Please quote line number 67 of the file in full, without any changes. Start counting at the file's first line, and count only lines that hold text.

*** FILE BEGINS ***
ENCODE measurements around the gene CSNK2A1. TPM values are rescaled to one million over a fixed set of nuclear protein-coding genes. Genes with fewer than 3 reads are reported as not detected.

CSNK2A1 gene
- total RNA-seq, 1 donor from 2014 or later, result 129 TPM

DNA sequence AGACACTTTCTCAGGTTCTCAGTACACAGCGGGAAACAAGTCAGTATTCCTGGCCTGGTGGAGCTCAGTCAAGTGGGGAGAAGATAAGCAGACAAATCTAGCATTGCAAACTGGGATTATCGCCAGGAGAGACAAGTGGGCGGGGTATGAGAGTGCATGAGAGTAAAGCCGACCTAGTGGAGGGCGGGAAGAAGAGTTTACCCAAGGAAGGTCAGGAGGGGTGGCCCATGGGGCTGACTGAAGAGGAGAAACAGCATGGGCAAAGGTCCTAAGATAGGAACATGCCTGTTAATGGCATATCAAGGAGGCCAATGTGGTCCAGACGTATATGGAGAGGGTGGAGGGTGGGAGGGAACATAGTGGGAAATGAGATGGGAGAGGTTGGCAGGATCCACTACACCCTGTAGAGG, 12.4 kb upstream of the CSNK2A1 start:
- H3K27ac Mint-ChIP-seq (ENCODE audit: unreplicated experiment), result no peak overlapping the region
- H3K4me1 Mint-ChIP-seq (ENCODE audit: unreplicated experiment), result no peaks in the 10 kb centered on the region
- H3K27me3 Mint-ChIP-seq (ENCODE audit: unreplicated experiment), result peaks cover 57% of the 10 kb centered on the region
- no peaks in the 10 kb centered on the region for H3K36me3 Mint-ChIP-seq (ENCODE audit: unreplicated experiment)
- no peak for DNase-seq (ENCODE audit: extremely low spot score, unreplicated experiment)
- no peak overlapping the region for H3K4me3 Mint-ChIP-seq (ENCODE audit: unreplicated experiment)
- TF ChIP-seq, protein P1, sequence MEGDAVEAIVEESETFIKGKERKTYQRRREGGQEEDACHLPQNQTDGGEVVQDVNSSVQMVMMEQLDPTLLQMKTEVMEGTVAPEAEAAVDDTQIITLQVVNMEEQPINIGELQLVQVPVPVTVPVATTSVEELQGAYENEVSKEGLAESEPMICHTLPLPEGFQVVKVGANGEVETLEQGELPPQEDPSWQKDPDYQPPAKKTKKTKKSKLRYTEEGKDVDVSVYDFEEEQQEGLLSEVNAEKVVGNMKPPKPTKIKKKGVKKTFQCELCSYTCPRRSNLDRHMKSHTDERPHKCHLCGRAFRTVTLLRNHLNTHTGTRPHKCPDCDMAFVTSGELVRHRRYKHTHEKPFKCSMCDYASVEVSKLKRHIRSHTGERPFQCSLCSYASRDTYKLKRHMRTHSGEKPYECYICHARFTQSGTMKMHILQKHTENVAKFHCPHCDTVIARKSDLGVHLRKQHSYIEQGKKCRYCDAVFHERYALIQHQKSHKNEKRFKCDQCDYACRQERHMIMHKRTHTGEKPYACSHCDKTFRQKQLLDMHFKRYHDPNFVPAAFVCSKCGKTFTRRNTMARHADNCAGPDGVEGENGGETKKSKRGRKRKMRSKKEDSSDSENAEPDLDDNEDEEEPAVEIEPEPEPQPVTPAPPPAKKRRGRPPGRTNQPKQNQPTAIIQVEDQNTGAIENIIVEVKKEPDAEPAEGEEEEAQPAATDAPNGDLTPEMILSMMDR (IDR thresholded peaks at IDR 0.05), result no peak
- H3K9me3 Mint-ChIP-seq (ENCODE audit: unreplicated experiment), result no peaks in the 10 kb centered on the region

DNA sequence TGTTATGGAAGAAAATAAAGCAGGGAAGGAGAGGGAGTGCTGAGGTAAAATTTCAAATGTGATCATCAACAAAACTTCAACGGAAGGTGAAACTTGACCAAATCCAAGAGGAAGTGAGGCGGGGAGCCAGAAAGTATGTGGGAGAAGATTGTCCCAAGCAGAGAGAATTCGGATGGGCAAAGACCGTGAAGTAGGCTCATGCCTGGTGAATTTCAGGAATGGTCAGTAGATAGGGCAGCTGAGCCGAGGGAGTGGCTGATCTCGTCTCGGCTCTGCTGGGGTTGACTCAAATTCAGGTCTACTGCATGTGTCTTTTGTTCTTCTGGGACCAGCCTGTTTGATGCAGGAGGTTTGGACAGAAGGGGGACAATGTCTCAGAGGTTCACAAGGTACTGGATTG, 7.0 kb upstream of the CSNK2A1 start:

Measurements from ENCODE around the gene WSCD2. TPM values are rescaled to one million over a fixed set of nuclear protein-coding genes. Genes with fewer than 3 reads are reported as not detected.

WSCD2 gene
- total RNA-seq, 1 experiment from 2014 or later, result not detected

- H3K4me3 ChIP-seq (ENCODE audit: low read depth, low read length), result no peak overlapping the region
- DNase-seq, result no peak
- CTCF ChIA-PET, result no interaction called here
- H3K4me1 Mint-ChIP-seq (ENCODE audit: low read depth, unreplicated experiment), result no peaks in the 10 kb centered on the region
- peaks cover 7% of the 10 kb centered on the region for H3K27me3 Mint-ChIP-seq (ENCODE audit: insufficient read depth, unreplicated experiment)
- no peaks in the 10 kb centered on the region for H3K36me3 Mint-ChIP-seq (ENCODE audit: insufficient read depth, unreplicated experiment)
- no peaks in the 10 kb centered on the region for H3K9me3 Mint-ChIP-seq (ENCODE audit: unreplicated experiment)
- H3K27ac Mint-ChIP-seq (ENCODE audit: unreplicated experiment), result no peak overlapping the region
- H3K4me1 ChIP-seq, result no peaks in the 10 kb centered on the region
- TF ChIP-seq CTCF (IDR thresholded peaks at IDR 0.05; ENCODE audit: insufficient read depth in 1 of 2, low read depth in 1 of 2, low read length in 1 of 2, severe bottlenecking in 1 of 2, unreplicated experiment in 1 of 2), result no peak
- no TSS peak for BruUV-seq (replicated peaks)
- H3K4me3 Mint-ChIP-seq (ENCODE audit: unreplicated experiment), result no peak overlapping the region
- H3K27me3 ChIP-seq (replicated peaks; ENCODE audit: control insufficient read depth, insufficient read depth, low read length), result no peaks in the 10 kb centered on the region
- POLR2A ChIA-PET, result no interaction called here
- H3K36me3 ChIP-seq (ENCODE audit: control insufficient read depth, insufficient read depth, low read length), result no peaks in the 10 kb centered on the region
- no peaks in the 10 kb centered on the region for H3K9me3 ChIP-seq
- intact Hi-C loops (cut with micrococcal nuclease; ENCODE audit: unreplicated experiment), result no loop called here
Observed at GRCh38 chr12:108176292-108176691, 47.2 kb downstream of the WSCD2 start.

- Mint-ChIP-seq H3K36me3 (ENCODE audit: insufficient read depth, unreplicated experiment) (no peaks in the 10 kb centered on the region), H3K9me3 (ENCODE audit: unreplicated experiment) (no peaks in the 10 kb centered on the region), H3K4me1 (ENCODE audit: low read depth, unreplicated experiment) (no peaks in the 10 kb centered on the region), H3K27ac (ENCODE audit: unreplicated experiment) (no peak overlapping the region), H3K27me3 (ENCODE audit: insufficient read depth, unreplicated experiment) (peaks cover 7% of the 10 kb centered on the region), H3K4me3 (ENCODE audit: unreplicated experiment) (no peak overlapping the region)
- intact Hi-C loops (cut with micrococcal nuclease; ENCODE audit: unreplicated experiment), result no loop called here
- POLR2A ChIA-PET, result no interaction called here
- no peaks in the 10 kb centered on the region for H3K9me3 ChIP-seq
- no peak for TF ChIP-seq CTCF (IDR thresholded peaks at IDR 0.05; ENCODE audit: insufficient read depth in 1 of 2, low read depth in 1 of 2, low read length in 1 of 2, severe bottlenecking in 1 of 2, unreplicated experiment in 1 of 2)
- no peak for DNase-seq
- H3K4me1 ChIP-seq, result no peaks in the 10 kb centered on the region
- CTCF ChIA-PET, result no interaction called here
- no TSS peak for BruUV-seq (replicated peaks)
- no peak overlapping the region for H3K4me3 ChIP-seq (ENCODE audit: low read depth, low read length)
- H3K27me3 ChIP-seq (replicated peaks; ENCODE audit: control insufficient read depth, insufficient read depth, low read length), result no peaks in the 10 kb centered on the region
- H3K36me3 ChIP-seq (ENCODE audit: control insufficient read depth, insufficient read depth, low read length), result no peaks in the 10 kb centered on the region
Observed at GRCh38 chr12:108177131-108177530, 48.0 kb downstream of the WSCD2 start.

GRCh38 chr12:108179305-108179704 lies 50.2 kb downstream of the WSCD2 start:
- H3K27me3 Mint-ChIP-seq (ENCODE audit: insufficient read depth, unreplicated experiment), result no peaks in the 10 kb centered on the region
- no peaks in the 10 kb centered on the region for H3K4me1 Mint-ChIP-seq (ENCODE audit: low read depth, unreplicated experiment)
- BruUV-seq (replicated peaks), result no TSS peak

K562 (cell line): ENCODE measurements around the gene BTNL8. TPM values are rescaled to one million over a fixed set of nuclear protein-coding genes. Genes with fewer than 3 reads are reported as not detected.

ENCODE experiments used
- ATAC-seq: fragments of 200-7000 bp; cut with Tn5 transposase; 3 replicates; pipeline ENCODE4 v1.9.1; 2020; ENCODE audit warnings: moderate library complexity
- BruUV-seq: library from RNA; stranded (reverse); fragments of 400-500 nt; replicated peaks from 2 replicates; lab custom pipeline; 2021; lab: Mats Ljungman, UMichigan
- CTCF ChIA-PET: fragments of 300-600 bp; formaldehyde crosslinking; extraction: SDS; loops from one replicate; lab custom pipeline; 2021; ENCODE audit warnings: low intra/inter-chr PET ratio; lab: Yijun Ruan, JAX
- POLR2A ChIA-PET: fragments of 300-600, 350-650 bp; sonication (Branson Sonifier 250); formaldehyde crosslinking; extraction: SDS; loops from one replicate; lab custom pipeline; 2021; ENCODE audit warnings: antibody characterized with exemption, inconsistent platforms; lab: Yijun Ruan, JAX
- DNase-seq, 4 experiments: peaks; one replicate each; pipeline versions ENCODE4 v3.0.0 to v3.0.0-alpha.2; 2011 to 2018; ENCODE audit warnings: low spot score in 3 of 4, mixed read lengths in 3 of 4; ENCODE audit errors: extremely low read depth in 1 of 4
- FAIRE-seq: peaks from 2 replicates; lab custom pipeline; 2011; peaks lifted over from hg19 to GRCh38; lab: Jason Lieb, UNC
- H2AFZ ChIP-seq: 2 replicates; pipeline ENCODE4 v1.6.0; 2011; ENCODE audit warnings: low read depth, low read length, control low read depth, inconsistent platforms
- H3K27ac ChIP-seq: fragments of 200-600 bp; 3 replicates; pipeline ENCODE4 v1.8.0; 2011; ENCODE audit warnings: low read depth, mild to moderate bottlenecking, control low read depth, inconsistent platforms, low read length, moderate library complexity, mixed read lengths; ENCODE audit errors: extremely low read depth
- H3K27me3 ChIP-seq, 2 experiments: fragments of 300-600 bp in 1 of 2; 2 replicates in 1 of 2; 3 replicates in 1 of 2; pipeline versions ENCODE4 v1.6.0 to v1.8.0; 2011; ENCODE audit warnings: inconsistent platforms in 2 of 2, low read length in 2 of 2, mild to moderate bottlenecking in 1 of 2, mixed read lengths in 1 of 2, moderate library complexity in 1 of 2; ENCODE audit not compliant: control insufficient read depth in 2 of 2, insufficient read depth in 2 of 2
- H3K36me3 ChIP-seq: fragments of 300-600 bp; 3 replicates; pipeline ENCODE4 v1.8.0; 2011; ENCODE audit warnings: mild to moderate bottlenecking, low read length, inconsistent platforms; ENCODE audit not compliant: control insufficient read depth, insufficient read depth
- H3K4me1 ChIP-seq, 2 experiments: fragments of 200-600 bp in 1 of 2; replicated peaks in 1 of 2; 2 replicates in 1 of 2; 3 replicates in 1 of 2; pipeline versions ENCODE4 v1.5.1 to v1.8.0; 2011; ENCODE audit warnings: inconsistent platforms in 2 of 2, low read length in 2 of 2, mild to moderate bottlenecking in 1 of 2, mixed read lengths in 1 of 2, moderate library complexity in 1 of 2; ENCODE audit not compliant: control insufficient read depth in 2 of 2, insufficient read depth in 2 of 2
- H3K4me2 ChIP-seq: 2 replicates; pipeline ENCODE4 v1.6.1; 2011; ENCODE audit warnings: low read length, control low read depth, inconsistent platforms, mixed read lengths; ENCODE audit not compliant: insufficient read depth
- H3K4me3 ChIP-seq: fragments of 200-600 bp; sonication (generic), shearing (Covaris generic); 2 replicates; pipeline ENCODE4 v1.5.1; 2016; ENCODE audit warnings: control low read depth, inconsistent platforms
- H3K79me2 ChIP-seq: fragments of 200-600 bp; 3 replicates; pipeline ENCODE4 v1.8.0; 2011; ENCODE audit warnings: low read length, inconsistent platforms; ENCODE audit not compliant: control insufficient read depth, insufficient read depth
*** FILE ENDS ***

- H3K79me2 ChIP-seq: fragments of 200-600 bp; 3 replicates; pipeline ENCODE4 v1.8.0; 2011; ENCODE audit warnings: low read length, inconsistent platforms; ENCODE audit not compliant: control insufficient read depth, insufficient read depth